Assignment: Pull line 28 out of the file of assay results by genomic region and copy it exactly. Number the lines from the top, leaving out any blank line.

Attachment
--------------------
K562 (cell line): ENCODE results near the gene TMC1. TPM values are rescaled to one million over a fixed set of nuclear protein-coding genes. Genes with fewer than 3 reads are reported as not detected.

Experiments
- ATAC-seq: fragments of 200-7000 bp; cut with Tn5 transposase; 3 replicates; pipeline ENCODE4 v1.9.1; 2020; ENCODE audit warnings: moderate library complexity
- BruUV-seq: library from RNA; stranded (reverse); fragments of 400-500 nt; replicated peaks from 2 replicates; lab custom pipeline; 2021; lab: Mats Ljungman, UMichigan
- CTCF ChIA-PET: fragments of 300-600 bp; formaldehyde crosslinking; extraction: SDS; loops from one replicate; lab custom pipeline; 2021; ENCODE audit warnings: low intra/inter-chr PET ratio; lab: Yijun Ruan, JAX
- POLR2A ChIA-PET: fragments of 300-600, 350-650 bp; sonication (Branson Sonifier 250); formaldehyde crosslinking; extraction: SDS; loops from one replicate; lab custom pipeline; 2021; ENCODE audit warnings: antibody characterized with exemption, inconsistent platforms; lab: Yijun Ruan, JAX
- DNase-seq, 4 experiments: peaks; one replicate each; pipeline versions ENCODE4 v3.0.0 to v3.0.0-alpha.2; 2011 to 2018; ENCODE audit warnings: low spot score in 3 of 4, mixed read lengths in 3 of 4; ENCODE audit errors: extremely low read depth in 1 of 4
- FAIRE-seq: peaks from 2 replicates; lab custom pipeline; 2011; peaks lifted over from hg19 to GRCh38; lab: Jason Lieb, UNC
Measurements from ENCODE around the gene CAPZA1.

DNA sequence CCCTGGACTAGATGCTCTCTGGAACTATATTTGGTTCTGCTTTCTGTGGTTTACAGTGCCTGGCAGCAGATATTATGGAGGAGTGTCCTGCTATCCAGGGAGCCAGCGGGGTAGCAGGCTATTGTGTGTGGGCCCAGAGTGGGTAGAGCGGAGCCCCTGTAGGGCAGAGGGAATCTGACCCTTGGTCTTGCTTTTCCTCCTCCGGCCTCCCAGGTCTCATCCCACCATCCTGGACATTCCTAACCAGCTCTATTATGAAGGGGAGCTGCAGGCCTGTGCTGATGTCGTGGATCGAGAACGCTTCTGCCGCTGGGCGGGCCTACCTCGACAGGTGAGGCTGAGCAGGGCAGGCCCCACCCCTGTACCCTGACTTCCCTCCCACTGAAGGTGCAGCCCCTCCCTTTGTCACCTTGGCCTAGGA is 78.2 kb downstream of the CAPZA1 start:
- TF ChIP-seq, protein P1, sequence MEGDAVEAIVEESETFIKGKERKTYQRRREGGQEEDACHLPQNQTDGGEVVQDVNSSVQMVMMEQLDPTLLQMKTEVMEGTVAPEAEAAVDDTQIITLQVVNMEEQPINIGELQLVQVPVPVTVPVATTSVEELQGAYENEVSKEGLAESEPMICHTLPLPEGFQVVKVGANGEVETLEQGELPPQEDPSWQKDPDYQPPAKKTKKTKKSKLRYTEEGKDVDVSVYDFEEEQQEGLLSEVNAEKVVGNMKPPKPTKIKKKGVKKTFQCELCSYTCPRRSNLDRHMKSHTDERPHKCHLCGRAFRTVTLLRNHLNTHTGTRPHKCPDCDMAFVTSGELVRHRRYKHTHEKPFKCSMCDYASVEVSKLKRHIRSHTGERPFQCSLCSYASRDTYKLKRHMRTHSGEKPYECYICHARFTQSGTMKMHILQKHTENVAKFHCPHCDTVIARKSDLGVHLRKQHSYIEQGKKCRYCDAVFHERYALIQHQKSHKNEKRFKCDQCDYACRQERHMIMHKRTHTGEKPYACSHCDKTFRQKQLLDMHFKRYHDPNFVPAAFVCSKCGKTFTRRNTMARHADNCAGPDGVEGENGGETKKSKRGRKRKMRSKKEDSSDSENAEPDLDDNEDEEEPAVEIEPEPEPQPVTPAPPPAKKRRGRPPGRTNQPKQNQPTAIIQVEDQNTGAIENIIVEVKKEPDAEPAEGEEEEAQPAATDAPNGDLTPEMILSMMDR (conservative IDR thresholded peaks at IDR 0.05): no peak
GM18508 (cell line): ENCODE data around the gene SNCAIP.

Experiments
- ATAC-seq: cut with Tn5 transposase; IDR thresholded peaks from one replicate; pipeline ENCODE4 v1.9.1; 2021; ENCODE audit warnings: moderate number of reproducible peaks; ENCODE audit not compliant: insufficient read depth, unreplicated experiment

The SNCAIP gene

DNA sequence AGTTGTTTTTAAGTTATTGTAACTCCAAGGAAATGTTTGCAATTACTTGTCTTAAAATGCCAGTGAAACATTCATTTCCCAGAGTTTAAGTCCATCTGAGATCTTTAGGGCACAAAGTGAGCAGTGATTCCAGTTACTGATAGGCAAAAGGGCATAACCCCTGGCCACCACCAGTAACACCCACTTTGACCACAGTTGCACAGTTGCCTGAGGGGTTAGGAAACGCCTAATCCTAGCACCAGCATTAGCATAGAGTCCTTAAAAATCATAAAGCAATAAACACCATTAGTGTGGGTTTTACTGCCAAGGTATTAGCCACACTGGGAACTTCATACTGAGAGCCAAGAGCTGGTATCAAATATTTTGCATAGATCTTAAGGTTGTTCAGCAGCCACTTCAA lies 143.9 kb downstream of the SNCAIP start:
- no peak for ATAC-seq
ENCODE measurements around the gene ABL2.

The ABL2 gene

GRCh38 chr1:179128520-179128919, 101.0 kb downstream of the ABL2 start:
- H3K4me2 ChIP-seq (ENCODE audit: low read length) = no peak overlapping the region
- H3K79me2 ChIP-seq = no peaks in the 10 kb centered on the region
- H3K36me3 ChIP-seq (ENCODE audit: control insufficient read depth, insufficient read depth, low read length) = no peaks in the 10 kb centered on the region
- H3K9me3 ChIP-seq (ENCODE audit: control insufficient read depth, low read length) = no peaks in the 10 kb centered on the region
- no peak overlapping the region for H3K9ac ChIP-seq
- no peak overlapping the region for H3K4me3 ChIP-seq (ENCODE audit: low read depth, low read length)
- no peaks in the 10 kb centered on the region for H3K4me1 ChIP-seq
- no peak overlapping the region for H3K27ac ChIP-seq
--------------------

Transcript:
- no peak overlapping the region for H3K27ac ChIP-seq